Summary: Learn how to lay concrete outdoors, construct formwork, lay a sub-base, mix concrete, lay concrete and form a control joint.
Concrete is used for pathways, driveways and as a base for sheds. Concrete is laid in a timber frame called formwork. This not only contains the wet concrete mix but the top edges of the formwork provide level surfaces from which to compact the concrete.
The preparation required largely depends on the existing surface and what the concrete will be used for, but as an example we will look at the preparation needed for laying a concrete base for a shed. Try to avoid laying concrete in very cold weather to prevent frost damage.
The formwork will support the concrete before it hardens and is made up of timber planks positioned on their edge that go around the perimeter of the base. The top edge of the formwork is also the surface from which you level the concrete.
To keep the timber planks firmly in place, drive wooden stakes into the soil at the back of the timber.
If laying a circular concrete base or a curving concrete path the formwork should be constructed as follows:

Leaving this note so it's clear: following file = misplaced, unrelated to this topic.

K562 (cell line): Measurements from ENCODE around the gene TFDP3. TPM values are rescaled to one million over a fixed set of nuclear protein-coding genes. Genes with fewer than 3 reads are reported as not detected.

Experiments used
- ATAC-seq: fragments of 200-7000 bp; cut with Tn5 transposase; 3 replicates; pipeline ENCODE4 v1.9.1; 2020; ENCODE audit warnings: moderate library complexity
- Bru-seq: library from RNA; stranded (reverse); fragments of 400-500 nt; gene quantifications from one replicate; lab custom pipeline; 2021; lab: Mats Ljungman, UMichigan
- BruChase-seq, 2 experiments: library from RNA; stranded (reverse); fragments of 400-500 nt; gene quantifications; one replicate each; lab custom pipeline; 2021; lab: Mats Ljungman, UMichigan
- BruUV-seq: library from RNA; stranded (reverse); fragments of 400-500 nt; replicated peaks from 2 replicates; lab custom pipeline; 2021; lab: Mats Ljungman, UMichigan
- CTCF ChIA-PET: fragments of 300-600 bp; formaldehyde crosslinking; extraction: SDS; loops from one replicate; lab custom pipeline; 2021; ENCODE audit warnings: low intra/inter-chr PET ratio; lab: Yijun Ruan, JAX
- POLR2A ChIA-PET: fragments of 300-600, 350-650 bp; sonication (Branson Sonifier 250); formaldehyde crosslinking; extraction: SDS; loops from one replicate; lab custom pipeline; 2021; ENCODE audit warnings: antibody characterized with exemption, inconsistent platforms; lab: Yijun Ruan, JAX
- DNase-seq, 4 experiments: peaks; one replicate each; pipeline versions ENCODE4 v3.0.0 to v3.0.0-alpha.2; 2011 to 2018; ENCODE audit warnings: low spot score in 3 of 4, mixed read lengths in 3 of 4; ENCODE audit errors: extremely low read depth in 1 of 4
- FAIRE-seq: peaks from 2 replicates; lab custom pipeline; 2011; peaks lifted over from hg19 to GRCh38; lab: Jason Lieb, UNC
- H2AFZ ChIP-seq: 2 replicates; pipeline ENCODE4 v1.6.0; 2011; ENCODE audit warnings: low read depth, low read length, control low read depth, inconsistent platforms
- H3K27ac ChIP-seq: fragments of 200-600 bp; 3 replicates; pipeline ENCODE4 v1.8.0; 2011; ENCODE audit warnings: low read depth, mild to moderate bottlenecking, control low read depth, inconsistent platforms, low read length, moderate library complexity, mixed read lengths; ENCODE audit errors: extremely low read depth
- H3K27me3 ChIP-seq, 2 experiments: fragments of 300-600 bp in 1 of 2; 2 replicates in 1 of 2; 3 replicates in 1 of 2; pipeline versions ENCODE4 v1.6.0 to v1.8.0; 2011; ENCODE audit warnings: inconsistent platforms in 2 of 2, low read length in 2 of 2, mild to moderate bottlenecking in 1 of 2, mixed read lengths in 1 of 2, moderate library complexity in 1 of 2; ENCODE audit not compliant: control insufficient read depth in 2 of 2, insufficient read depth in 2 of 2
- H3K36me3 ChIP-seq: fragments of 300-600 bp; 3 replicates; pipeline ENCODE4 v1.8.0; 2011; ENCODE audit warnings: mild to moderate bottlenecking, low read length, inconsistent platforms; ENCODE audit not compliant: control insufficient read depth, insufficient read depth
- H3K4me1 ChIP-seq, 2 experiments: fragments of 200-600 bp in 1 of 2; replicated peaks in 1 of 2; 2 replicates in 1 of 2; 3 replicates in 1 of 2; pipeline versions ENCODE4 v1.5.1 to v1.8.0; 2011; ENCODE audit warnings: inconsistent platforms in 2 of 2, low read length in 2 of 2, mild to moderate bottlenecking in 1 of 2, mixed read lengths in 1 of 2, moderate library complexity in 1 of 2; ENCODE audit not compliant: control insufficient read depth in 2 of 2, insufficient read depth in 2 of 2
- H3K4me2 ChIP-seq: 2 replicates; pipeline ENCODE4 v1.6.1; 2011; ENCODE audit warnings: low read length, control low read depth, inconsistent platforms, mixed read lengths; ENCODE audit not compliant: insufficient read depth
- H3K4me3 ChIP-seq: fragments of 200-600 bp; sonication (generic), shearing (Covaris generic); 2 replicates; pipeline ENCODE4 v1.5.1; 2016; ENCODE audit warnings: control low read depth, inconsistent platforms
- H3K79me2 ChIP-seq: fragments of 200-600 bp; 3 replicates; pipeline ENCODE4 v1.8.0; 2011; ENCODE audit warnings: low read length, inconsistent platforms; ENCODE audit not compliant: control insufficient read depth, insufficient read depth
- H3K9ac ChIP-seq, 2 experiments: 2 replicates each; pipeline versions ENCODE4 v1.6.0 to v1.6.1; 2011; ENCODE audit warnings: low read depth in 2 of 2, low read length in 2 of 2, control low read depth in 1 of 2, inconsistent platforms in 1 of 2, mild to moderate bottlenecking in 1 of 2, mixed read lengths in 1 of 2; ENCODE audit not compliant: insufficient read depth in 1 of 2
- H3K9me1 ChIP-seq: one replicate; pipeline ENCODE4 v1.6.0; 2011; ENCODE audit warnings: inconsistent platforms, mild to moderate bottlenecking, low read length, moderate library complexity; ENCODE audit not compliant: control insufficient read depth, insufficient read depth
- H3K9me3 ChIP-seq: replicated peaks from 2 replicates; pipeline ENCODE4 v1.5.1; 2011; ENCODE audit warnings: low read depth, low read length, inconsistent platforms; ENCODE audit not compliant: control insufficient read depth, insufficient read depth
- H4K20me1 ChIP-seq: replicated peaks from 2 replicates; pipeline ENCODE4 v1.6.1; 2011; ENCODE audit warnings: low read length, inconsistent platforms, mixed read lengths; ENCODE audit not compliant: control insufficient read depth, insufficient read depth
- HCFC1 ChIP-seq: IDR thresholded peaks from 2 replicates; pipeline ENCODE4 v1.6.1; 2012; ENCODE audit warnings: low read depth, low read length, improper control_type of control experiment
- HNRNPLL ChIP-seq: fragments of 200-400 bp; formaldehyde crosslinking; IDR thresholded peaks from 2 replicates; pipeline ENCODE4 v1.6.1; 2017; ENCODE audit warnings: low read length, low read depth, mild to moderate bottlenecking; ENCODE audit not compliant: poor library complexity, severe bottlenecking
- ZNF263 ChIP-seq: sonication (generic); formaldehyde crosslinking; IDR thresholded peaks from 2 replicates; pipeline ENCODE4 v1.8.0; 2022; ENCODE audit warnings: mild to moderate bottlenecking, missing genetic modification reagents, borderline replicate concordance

Nail the timber edging to the stakes that you have marked out.
If you are laying concrete in warm weather, it may be a good idea to divide the formwork into sections to prevent the concrete drying too quickly. To do this, follow the same method as for concreting large areas below.
Start from one end of the form and gradually move the tamping beam across the surface of the concrete.
A control joint is a gap between sections of concrete fitted with strips of flexible board running across the width of the base.
The maximum area of concrete you can lay in one go before a control joint is required will vary depending on the thickness of the concrete and the width of the area. The narrower the concrete base (e.g. for paths) the closer the control joints should be.
As a rough guide for calculating how far apart control joints should be, multiply the thickness of the concrete by 30:
If the area is narrow, you may need to reduce these intervals. For example if the area is less than 2m wide, reduce the distance between control joints by 1m. If the area is less than 1m wide, you will need a control joint every 1.8m.
Place a filler strip inside the formwork at right angles to the sides.
Spread concrete into the next bay to support the filler strip and remove the batten and stakes.
Author: C J Mills Google+
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